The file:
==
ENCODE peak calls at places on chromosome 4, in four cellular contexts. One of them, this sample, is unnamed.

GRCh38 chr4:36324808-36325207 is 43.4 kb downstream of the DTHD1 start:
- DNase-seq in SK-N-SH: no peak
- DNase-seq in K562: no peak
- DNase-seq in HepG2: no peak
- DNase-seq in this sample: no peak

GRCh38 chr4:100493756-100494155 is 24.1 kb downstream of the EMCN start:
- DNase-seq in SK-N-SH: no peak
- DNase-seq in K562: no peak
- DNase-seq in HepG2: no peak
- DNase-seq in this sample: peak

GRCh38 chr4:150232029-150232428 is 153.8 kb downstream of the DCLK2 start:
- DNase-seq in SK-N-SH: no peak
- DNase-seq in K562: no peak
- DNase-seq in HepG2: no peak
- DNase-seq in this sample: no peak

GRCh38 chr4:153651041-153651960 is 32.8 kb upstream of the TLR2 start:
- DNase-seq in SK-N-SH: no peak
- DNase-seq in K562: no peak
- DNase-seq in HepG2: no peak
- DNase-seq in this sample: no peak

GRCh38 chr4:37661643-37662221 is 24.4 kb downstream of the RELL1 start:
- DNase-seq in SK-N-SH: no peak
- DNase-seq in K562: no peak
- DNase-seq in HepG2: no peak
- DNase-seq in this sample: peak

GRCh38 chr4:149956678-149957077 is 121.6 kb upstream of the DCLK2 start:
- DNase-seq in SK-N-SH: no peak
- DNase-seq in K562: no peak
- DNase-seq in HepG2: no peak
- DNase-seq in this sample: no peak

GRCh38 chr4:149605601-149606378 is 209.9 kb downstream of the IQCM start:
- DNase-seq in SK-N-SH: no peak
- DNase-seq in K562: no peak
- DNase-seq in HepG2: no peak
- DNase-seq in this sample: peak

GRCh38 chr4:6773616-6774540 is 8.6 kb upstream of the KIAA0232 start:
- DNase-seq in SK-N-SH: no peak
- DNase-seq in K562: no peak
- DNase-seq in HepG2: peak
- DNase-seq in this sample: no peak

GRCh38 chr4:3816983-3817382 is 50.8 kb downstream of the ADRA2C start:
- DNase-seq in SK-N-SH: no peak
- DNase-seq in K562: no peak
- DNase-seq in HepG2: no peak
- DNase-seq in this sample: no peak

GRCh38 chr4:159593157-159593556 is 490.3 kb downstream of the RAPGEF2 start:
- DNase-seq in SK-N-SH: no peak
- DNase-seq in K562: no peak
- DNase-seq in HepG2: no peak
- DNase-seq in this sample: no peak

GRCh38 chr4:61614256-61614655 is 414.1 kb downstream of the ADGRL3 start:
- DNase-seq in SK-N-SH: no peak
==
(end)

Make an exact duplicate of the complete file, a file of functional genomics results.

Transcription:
ENCODE peak calls at places on chromosome 4, in four cellular contexts. One of them, this sample, is unnamed.

GRCh38 chr4:36324808-36325207 is 43.4 kb downstream of the DTHD1 start:
- DNase-seq in SK-N-SH: no peak
- DNase-seq in K562: no peak
- DNase-seq in HepG2: no peak
- DNase-seq in this sample: no peak

GRCh38 chr4:100493756-100494155 is 24.1 kb downstream of the EMCN start:
- DNase-seq in SK-N-SH: no peak
- DNase-seq in K562: no peak
- DNase-seq in HepG2: no peak
- DNase-seq in this sample: peak

GRCh38 chr4:150232029-150232428 is 153.8 kb downstream of the DCLK2 start:
- DNase-seq in SK-N-SH: no peak
- DNase-seq in K562: no peak
- DNase-seq in HepG2: no peak
- DNase-seq in this sample: no peak

GRCh38 chr4:153651041-153651960 is 32.8 kb upstream of the TLR2 start:
- DNase-seq in SK-N-SH: no peak
- DNase-seq in K562: no peak
- DNase-seq in HepG2: no peak
- DNase-seq in this sample: no peak

GRCh38 chr4:37661643-37662221 is 24.4 kb downstream of the RELL1 start:
- DNase-seq in SK-N-SH: no peak
- DNase-seq in K562: no peak
- DNase-seq in HepG2: no peak
- DNase-seq in this sample: peak

GRCh38 chr4:149956678-149957077 is 121.6 kb upstream of the DCLK2 start:
- DNase-seq in SK-N-SH: no peak
- DNase-seq in K562: no peak
- DNase-seq in HepG2: no peak
- DNase-seq in this sample: no peak

GRCh38 chr4:149605601-149606378 is 209.9 kb downstream of the IQCM start:
- DNase-seq in SK-N-SH: no peak
- DNase-seq in K562: no peak
- DNase-seq in HepG2: no peak
- DNase-seq in this sample: peak

GRCh38 chr4:6773616-6774540 is 8.6 kb upstream of the KIAA0232 start:
- DNase-seq in SK-N-SH: no peak
- DNase-seq in K562: no peak
- DNase-seq in HepG2: peak
- DNase-seq in this sample: no peak

GRCh38 chr4:3816983-3817382 is 50.8 kb downstream of the ADRA2C start:
- DNase-seq in SK-N-SH: no peak
- DNase-seq in K562: no peak
- DNase-seq in HepG2: no peak
- DNase-seq in this sample: no peak

GRCh38 chr4:159593157-159593556 is 490.3 kb downstream of the RAPGEF2 start:
- DNase-seq in SK-N-SH: no peak
- DNase-seq in K562: no peak
- DNase-seq in HepG2: no peak
- DNase-seq in this sample: no peak

GRCh38 chr4:61614256-61614655 is 414.1 kb downstream of the ADGRL3 start:
- DNase-seq in SK-N-SH: no peak